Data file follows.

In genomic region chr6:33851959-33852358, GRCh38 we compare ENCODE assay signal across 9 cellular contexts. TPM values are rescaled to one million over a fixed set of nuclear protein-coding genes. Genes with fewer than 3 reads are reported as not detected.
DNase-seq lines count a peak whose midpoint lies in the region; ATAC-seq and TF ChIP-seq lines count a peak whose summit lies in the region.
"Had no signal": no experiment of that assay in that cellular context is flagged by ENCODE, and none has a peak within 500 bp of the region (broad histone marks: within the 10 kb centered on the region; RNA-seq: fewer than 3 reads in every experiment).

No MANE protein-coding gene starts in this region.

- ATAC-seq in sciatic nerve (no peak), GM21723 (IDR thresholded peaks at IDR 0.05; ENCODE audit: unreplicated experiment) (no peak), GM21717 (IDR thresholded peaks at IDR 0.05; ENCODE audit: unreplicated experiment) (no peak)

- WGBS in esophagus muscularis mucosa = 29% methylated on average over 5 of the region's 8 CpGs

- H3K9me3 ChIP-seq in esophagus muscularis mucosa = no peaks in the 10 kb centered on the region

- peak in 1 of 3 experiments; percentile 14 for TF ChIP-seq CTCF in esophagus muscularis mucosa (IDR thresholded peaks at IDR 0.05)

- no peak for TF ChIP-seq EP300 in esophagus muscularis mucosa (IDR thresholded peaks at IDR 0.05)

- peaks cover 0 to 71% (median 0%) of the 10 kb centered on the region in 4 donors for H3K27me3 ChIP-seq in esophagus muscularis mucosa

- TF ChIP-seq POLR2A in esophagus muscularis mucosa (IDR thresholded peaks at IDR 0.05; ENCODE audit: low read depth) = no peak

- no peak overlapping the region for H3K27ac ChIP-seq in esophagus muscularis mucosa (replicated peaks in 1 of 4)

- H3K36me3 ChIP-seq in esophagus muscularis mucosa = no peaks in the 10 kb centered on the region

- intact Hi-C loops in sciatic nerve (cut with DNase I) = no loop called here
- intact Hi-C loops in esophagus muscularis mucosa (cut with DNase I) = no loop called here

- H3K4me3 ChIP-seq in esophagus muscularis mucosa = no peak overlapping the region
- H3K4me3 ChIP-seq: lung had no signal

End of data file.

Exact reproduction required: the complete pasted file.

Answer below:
In genomic region chr6:33851959-33852358, GRCh38 we compare ENCODE assay signal across 9 cellular contexts. TPM values are rescaled to one million over a fixed set of nuclear protein-coding genes. Genes with fewer than 3 reads are reported as not detected.
DNase-seq lines count a peak whose midpoint lies in the region; ATAC-seq and TF ChIP-seq lines count a peak whose summit lies in the region.
"Had no signal": no experiment of that assay in that cellular context is flagged by ENCODE, and none has a peak within 500 bp of the region (broad histone marks: within the 10 kb centered on the region; RNA-seq: fewer than 3 reads in every experiment).

No MANE protein-coding gene starts in this region.

- ATAC-seq in sciatic nerve (no peak), GM21723 (IDR thresholded peaks at IDR 0.05; ENCODE audit: unreplicated experiment) (no peak), GM21717 (IDR thresholded peaks at IDR 0.05; ENCODE audit: unreplicated experiment) (no peak)

- WGBS in esophagus muscularis mucosa = 29% methylated on average over 5 of the region's 8 CpGs

- H3K9me3 ChIP-seq in esophagus muscularis mucosa = no peaks in the 10 kb centered on the region

- peak in 1 of 3 experiments; percentile 14 for TF ChIP-seq CTCF in esophagus muscularis mucosa (IDR thresholded peaks at IDR 0.05)

- no peak for TF ChIP-seq EP300 in esophagus muscularis mucosa (IDR thresholded peaks at IDR 0.05)

- peaks cover 0 to 71% (median 0%) of the 10 kb centered on the region in 4 donors for H3K27me3 ChIP-seq in esophagus muscularis mucosa

- TF ChIP-seq POLR2A in esophagus muscularis mucosa (IDR thresholded peaks at IDR 0.05; ENCODE audit: low read depth) = no peak

- no peak overlapping the region for H3K27ac ChIP-seq in esophagus muscularis mucosa (replicated peaks in 1 of 4)

- H3K36me3 ChIP-seq in esophagus muscularis mucosa = no peaks in the 10 kb centered on the region

- intact Hi-C loops in sciatic nerve (cut with DNase I) = no loop called here
- intact Hi-C loops in esophagus muscularis mucosa (cut with DNase I) = no loop called here

- H3K4me3 ChIP-seq in esophagus muscularis mucosa = no peak overlapping the region
- H3K4me3 ChIP-seq: lung had no signal